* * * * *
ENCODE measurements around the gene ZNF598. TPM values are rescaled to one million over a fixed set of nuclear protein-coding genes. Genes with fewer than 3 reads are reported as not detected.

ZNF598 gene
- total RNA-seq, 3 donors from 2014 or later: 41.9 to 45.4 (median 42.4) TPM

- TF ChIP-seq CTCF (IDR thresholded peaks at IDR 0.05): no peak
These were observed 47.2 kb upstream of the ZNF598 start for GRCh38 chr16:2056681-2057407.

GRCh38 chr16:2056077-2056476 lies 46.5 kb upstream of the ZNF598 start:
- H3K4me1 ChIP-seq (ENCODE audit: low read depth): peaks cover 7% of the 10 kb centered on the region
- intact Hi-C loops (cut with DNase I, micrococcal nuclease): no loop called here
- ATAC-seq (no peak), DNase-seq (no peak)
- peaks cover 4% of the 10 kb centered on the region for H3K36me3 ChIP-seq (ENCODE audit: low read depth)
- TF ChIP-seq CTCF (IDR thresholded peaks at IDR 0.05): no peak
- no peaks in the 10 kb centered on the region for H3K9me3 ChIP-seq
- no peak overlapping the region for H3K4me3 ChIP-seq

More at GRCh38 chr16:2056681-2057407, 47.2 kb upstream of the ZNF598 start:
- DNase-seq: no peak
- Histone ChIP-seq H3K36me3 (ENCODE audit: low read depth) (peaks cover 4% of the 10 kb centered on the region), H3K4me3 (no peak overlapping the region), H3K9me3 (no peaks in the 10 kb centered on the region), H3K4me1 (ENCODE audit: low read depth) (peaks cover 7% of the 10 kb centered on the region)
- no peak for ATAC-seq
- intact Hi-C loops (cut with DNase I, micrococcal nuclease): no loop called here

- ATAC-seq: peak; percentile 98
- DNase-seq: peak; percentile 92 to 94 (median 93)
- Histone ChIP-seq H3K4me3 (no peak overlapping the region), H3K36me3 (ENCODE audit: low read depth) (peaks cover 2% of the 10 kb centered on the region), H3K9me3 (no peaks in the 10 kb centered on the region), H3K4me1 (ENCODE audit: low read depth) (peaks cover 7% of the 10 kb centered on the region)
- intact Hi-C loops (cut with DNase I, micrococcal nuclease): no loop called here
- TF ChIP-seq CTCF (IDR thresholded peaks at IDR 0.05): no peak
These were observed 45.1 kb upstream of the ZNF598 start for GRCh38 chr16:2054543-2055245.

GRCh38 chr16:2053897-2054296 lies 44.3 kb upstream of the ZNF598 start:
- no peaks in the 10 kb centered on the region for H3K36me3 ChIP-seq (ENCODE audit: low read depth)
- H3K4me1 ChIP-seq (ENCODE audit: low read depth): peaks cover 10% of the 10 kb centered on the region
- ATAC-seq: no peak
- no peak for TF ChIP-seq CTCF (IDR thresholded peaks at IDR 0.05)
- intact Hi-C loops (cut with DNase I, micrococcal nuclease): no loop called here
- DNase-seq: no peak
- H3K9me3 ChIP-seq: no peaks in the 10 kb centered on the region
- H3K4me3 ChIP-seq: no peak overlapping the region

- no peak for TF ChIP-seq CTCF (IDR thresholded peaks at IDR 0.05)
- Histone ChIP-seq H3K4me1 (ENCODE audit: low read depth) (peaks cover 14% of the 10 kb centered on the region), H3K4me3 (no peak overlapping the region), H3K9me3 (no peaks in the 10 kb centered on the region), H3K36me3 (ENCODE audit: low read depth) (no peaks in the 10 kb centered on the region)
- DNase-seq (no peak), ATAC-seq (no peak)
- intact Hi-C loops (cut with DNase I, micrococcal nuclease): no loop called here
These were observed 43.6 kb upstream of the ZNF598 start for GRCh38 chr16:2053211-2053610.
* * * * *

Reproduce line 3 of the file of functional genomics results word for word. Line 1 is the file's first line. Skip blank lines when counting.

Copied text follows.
- total RNA-seq, 3 donors from 2014 or later: 41.9 to 45.4 (median 42.4) TPM